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The Body

Ask a Practitioner: Apitherapy

So what's it like to be a bee sting therapist?

Photograph by Lee Murray

What is apitherapy?

Apitherapy is using honey bee products for therapeutic purposes—for example, eating honey and putting it on the body, or using the sting in bee venom therapy. I’m an apitherapist, and I sting people with bees.

That sounds painful.

We ice the area first. If we didn’t, it would hurt. With ice you don’t feel the actual sting. One of our clients, a lady in her 80s, doesn’t take any ice, and she takes 60 stings. Straight.

How does it work?

We numb the area with ice, and I determine how many stings are needed. I feel for pain, for calcium buildups, and then I administer the stings. We put the bees in reverse tweezers and leave them alone for about 15 minutes—giving it time for the venom to get pumped into the sting. Then I touch the bee against the skin. The sting happens immediately. The venom enters the calcium deposit and melts it down and destroys it. Then the blood comes in and washes that deposit away.

The stings help by bringing fresh blood to the area, and that helps with pain associated with conditions like multiple sclerosis. Bee venom can also destroy arthritis, and it helps people with bad knees, bad backs, carpal tunnel, gout, tennis elbow—anything that causes difficulties with walking, feeling, living.

How often do people need to be stung?

Some come when they need it, some I see every week. If you have arthritis and we fix it, I may not see you again.

How did you first get interested in bee venom therapy?

I was diagnosed with multiple sclerosis in 1982. I asked the doctor what MS was, and he said he didn’t know. I asked what caused it, and he said he didn’t know. But he told me that he had drugs available to help, and I was excited about it until I realized halfway down the road that, wait, you don’t know what it is or what causes it? I don’t want your medicine. So I wanted to find another way to deal with this. A friend’s son told me about the bees. It gave me relief from the first time I did it, and I’ve been doing it ever since.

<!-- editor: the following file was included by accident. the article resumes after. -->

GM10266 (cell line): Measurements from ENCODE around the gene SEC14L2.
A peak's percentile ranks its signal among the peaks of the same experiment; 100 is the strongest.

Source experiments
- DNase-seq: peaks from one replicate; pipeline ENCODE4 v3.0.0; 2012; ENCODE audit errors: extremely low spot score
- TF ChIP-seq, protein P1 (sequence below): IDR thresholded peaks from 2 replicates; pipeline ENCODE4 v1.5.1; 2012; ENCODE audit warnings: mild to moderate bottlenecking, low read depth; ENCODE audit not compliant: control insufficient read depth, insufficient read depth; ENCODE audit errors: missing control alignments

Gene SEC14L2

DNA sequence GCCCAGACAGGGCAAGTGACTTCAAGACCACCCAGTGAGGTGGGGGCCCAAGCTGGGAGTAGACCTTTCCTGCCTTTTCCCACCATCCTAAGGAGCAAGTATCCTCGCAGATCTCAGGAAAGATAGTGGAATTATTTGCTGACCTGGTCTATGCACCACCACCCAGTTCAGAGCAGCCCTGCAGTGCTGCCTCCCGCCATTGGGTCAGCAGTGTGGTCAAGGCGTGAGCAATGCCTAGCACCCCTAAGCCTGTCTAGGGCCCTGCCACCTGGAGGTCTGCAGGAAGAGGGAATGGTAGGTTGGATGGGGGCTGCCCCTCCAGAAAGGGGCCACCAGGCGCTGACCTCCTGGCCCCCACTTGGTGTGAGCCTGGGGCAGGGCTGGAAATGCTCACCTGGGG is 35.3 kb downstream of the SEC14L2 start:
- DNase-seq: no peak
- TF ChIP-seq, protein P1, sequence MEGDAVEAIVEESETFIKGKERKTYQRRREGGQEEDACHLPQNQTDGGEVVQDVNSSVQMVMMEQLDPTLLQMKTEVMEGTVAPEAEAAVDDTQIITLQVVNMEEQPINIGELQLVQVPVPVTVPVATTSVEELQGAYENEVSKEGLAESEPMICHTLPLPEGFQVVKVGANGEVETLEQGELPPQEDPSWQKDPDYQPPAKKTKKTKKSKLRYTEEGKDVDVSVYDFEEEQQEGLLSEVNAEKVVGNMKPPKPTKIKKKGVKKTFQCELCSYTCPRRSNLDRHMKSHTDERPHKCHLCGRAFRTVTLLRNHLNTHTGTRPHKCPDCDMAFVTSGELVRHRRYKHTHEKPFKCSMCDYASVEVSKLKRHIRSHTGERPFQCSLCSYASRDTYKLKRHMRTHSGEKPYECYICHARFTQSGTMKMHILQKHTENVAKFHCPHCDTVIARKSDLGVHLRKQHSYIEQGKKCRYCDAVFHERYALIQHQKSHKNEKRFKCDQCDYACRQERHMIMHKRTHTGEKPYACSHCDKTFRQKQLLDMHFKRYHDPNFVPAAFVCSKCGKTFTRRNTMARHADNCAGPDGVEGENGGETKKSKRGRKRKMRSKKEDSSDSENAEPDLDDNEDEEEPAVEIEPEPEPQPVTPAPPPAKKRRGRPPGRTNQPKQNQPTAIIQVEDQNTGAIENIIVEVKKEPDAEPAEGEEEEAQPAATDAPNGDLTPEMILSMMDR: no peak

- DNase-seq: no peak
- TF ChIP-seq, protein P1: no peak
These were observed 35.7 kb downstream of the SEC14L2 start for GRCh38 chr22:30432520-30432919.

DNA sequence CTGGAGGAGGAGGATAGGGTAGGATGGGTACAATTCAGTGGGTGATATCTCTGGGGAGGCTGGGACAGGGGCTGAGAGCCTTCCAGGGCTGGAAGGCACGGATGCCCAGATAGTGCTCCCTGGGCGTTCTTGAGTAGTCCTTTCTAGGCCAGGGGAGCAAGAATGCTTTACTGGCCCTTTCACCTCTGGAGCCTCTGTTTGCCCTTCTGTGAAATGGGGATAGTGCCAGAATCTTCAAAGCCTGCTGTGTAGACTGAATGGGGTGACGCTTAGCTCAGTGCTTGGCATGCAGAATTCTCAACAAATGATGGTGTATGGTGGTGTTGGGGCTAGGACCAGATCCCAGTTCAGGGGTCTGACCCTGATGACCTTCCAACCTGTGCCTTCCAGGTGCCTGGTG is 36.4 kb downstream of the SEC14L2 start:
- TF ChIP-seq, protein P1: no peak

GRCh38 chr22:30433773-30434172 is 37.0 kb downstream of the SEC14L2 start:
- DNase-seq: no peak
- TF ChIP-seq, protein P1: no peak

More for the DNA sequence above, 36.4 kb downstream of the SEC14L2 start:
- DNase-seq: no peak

Are there any side effects?

When you come in, the first thing that’s done is a test to make sure you’re not allergic. Then within about 15 minutes you can go on with the process. With bee stings, it causes swelling, but once you’ve been stung a million times like I have, you don’t get the swelling anymore. You build up a tolerance to it.

Why live bees? Why not use bee venom on acupuncture needles, for example?

The chemical structure changes from the time it leaves the bee and it gets to the needle. They are two totally different operations. It’s much more successful with the natural bee. The downside is that we kill a lot of bees. But we need to walk, so we do what we need to do.


Floyd Alexander is an apitherapist who founded The Hive, in Warren, Ohio. He has provided bee venom treatments to patients since 1997 and charges $35 per treatment.

Alexander teaches and lectures on his expertise throughout North America and Europe.